by Eric Wharton
My Recipe Book, constantly being added to
Fresh flowers were cut and presented
To my pretty wife who has consented
Instead of pie made of apple
We had fried eggs mixed with scrapple
— James Thomas Horn
Traced back to pre-roman Europe and through low German history, the version now popular was first made by German colonists who settled in Philadelphia and Chester County of Pennsylvania. Called pon haus, panhoss, or pannhaas, which means “pan rabbit,” it has become almost a Philadelphia food group. I hate it, though, and will always hate it, but it seems you're not allowed to claim Pennsylvania Dutch ancestry unless you know what's in it. It's some kind of perverted Swiss-German badge of honor, so I keep this recipe.
Originally, it was made of hog offal: head (often the entire head), heart, liver, and other trimmings were boiled to make a broth. Once cooked, the bones and fat were removed. The remaining meat was minced, dry cornmeal was mixed in to make a mush, then a wide variety of spices were added (presumably to make it edible). Thankfully, pork butt is substituted these days for offal.
It can be eaten for breakfast, lunch, or dinner, but my parents loved it for breakfast. It is similar to white pudding of Ireland and Scotland, and the spicier Hog pudding of western England.
3 lb pork butt
3 cups cornmeal
2 tsp salt
2 tsp sage
1 tsp savory
11/2 tsp thyme
1/4 tsp pepper
1/8 tsp allspice
1/8 tsp nutmeg
1/8 tsp cloves
Cover pork butt with water. Add salt and pepper, and bring to a boil. Reduce heat, cover, and simmer until pork is tender, about 2 hours. Remove meat and reserve stock. When meat is cool, debone and discard excess fat. Chop meat very fine, or pass through a meat grinder, then set aside.
Place 21/2 quarts of stock in a 5-quart pot. Add sage, thyme, savory, allspice, nutmeg, and cloves (the need for all these spices should give you a clue). Bring to a boil and gradually add corn meal, stirring rapidly until well combined. Reduce heat and continue to cook, stirring often, until mixture is very thick and a spoon almost stands on its own (about 15 minutes). If it gets too thick, add more broth and stir well. You will have to learn what degree of thickness to cook the corn meal. If its too thin, the chilled mixture will not get as stiff as expected. If that happens, don't panic. You can still slice and fry it, although it will fall apart easily.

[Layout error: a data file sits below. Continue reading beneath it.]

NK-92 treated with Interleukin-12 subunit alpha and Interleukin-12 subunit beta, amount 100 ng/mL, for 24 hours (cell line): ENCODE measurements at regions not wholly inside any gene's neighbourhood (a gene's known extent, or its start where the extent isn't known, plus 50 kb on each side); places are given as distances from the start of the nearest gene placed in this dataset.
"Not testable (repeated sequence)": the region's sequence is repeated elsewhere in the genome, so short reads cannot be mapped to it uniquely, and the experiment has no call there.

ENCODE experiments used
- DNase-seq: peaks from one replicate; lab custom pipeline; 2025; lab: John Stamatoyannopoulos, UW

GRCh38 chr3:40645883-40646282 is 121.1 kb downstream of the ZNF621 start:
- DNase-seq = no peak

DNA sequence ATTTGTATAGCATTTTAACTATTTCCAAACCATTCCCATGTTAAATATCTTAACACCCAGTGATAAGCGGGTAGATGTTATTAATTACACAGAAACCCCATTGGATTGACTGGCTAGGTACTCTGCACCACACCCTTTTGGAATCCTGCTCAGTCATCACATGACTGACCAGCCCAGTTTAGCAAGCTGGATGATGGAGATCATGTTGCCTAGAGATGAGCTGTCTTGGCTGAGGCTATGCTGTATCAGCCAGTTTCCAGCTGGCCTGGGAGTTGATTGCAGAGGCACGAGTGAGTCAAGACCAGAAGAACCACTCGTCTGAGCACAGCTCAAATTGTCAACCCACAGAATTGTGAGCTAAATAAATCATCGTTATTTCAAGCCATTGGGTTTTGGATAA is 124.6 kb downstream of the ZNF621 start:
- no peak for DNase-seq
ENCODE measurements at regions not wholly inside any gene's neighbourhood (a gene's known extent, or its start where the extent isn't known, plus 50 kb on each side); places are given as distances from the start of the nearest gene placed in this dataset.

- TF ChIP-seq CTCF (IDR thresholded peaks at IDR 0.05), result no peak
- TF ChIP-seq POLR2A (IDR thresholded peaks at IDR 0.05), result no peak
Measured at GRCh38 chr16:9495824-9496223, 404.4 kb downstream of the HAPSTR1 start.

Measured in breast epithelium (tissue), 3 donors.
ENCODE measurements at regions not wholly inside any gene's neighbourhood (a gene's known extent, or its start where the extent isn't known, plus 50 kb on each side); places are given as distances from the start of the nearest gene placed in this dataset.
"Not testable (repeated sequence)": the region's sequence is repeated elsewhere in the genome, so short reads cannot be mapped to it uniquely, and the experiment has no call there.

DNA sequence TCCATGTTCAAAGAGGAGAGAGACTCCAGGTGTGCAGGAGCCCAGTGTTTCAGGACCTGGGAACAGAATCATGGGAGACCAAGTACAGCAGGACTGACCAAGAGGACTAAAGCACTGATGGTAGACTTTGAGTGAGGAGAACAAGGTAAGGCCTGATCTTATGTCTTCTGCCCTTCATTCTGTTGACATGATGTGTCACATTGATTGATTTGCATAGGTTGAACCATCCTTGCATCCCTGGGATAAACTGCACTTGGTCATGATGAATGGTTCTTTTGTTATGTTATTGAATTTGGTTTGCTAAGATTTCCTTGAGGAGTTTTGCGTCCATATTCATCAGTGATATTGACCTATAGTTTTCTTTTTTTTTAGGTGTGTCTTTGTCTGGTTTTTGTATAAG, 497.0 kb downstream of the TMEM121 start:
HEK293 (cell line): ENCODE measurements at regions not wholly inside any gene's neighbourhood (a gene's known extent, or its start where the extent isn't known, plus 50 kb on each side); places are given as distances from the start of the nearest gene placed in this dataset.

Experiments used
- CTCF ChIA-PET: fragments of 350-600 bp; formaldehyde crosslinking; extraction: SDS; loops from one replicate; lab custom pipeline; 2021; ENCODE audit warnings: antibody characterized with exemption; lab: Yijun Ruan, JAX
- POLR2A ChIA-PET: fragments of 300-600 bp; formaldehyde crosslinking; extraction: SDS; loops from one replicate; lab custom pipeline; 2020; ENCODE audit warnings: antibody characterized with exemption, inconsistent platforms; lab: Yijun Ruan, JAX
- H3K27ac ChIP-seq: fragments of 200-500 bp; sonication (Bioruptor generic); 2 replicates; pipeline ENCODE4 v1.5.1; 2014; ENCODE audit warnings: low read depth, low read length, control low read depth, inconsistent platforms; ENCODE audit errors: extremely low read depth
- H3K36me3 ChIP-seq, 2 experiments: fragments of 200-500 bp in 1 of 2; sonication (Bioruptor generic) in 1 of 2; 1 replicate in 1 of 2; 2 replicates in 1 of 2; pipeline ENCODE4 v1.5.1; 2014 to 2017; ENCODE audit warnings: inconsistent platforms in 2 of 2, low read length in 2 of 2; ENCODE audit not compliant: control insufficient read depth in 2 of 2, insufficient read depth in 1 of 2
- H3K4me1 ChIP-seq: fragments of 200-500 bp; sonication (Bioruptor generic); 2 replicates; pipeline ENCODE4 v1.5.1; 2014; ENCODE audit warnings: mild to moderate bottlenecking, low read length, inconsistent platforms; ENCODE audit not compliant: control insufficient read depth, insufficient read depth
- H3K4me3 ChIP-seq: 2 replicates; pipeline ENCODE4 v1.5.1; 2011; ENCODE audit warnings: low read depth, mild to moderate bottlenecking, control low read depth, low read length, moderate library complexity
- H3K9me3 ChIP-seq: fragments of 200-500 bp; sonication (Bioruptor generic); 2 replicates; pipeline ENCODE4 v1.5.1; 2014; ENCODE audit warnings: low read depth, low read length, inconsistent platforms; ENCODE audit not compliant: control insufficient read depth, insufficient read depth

Add meat and stir well. Reduce heat to low and cook an additional 15 minutes, stirring occasionally. After a couple of minutes, taste for seasoning and adjust spices. Spitting at this point is not permitted ... remember, you wanted to do this. Throwing out, however, is permitted. Scrapple must be well seasoned or will taste bland when fried (big surprise). You may need to play with the mixture of seasonings, tasting and adjusting until you get what you want (try emptying your spice rack into it).
You now have to make it into a loaf (as if it wasn't unattractive enough already). Place a piece of waxed paper into the bottom of two loaf pans so that the ends extend over the two long sides. That will make it easier to lift the refrigerated loaf out of the pan later. Pour half the mixture into each pan. Cover with foil and refrigerate overnight or until chilled and solid.
Now its time to actually re-cook this gross-looking dish so you can eat it. To fry, remove the loaf from the pan and slice into 1/2-inch slices. Heat a large skillet over medium-high heat. Add butter and, and as soon as it melts, add the scrapple slices. It is critical with scrapple to let each side brown thoroughly before attempting to turn it over or it will stick and fall apart.
Serve as is, or as many Pennsylvania Dutch do, with ketchup or apple butter— probably because it needs something that has some actual taste. Many people dredge scrapple in a light coating of flour before frying.
Scrapple freezes well, so just slice and wrap individually in waxed paper and then place in freezer bags. Take out as many slices as you want and fry them frozen, reducing the heat slightly to allow more cooking time. Remember, everything is previously cooked so it only needs to be browned and heated. Serve instead of bacon, ham, or sausage for breakfast, lunch, or dinner.
Return to Mason-Dixon Recipes